The Financial Express


No chance of a return of the lost world

| Updated: October 25, 2019 20:05:16

No chance of a return of the lost world

Disappearance of known rural Bangla has been taking place before our eyes but not many are aware of the transformation. The languid lifestyle in a picturesque rural setting where modest homes and huts nestle together amid profuse growth of greeneries is no longer the norm. Wild flowers inviting butterflies and bees, birds chirping from trees -some even daring to venture on the lawn to nibble at paddy sheaf stacked there or boiled paddy spread out for drying -provided the background of an idyllic life. Or, consider the milching cow from the cowshed lowing to announce that it was time for milking. Then again, the tolling bells tied around the neck of bullocks announcing the return of the herd to their sheds.

Such a picture has indeed become rarer indeed but a few remaining traces are still left somewhere. One such picture was carried in a Bangla contemporary on October 12 last. It presents a picture of cattle from a village called Char Laxmipur under Araihazar upazila grazing on a vast pasture ensconced between the village and the river Meghna. Every family has five to six cows of the local breed.

What is remarkable is that in the morning the most dependable domestic animals are let loose and they go to the meadow on their own, they need no herding. In the dusk too, they are not required to be guided home, they come back without human guidance. About 300 or so cows follow this routine day after day. So trained are the cows that they go together and return home together.

Such man-animal bonding is something unique. In ancient times when people lived in caves or forest, they started taming animals. At some point they found the dependence on each other mutually beneficial. However powerful animals like cattle and horses are, they have to survive attacks of carnivorous species. Man, although physically not as strong as a cow or a horse, is gifted with a superior intellect and by virtue of it, this species can prevail over the fiercest of animals.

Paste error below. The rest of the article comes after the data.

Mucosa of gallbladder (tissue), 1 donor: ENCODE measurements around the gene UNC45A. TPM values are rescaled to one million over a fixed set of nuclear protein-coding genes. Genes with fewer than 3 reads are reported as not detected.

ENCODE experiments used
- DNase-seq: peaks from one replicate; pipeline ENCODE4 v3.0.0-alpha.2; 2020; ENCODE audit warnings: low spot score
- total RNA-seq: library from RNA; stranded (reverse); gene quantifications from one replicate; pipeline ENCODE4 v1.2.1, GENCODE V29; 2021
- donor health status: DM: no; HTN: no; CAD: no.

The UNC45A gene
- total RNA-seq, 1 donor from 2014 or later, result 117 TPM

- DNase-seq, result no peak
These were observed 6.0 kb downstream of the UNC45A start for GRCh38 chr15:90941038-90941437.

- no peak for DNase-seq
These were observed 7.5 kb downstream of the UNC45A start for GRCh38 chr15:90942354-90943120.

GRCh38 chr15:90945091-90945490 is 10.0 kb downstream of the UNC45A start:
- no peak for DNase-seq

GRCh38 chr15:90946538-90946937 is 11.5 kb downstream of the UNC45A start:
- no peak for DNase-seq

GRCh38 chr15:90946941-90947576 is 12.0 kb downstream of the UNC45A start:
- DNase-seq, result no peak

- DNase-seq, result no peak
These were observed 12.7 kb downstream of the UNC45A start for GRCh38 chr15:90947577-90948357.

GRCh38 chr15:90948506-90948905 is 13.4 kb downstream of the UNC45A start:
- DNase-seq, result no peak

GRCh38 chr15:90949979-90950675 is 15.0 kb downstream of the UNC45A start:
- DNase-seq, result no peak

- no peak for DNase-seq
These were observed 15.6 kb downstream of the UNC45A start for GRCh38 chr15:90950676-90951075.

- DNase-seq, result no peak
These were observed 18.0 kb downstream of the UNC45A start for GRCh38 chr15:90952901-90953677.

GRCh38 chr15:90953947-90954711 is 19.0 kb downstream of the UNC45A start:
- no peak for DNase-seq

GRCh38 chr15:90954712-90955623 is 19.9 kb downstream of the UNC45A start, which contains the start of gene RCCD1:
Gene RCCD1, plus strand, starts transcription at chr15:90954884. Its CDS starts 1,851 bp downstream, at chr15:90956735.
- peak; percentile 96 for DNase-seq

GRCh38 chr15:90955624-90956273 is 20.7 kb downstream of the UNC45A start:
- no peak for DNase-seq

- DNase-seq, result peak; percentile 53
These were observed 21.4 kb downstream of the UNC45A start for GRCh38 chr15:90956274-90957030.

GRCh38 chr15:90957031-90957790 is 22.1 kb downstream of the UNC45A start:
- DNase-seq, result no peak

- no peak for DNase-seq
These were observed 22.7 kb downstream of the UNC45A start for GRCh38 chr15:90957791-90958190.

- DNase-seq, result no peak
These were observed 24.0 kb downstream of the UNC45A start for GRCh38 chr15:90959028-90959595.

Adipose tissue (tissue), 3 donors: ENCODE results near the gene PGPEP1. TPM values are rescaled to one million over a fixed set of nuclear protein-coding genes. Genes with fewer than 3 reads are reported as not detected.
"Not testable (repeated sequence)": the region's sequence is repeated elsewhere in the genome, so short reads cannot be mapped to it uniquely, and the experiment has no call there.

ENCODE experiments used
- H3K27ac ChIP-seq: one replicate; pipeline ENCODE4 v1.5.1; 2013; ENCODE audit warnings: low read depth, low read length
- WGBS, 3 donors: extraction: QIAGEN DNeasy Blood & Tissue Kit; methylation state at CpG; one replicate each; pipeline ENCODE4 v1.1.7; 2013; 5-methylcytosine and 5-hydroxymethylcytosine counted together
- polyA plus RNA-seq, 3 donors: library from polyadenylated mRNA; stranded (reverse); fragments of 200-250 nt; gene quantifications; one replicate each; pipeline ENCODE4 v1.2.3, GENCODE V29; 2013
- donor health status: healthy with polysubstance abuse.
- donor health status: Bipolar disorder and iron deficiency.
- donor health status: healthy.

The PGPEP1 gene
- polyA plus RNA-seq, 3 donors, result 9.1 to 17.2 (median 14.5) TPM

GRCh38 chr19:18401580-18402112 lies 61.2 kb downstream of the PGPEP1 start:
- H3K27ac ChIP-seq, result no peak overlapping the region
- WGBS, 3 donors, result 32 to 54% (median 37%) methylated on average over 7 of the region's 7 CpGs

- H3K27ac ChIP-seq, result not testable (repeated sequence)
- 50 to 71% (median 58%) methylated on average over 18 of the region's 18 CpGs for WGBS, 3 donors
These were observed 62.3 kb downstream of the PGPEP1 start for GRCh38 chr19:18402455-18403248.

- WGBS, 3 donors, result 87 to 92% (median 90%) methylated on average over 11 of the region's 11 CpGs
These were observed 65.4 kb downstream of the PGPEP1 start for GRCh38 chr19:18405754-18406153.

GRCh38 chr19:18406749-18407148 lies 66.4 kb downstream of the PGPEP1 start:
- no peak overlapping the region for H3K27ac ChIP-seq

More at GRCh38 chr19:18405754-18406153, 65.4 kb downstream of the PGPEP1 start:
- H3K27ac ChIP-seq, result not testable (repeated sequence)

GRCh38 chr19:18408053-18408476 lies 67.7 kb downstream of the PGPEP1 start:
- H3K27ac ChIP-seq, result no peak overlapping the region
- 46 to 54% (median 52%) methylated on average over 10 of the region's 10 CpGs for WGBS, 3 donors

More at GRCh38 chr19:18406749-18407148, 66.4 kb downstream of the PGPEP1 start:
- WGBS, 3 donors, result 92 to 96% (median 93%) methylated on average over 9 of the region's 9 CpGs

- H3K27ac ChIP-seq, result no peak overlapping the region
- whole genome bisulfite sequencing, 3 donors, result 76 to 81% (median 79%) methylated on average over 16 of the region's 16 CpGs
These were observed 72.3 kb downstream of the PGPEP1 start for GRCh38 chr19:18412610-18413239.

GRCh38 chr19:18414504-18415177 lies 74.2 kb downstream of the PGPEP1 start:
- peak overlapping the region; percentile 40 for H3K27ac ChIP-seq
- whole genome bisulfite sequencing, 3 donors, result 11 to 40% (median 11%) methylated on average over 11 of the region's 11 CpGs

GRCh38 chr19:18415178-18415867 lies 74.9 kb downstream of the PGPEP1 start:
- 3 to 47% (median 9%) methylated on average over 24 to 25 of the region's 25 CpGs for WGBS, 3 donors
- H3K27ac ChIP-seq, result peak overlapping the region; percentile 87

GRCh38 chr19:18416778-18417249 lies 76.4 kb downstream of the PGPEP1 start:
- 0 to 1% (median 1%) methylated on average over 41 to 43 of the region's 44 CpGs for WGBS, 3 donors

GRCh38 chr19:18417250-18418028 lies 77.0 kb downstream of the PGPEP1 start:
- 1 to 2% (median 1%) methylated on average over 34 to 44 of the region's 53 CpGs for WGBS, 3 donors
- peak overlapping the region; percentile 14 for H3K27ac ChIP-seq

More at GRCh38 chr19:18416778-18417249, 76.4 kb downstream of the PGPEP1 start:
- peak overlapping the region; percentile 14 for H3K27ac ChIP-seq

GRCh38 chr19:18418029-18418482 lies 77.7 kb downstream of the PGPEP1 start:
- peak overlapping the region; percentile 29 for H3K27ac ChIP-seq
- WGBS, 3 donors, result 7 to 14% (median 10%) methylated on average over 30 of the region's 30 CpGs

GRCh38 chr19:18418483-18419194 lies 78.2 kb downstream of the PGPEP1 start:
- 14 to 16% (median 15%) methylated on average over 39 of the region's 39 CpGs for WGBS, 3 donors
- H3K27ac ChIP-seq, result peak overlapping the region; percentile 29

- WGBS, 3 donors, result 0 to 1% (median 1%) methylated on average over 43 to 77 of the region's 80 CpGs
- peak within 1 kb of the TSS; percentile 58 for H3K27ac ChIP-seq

Char Laxmipur is not far away from Narayanganj nor from Dhaka but its location right in the lap of the river Meghna has given it the added advantage of an expanded grassland full of fresh, green fodder for cattle so nearby. Clearly, raising cows for villagers there proves cheaper compared to other places because they don't have to spend on cattle feed. Green grasses are so fresh that there is no fear of feed adulteration.

There was a time when every village left some area of land fallow. The purpose was to grow grass there so that cattle from village could graze there. Those grass lands had their particular names depending on their locations. Local cowboys or masters of animals herded them there and back. Nothing to do, cowboys gossiped, played with cards, flew kites or indulged in some indigenous games and sports. Today's young boys would rather try their hands at cricket bat and ball instead of playing gollachhut, ha-du-du, dariabandha or danguli. But those cowboys loved the traditional games.

Traditional Bangladesh is fast disappearing in the face of aggressive modernity. Today roads and electricity have prevailed upon the exclusivity or isolation of villages. Modern gadgets too have infiltrated some of the homes there. Aggressive consumerism has also left its distinct stamp on village life. The magpie under the fig leaf has taken its flight for good. Fig tree is no longer considered economically viable. They are becoming extinct fast.

Thus bamboo clumps and cane bushes have taken leave of villages en masse. The few remaining are on their way out. How many children today know that cane fruit is mouth-watering when ripe? The marvel of bamboo shoot coming out in its magical splendour is a lifetime's experience.

It surely is a lost world that will never return back. The introduction of high yielding varieties of paddy made a whole lot of difference in the rural agricultural calendar. Now the mechanisation of agriculture is poised to expedite the transformation of village economy and lifestyle further. The jatra pala, pala gan, royani, bhawyia, kabigan are fading forms of culture and entertainment with little appeal. True, life changes but not all changes are for the better. Some of the traditional entertainment forms could be cultivated for fighting the erosion of values and moral degeneration spreading fast across the length and breadth of this small country.

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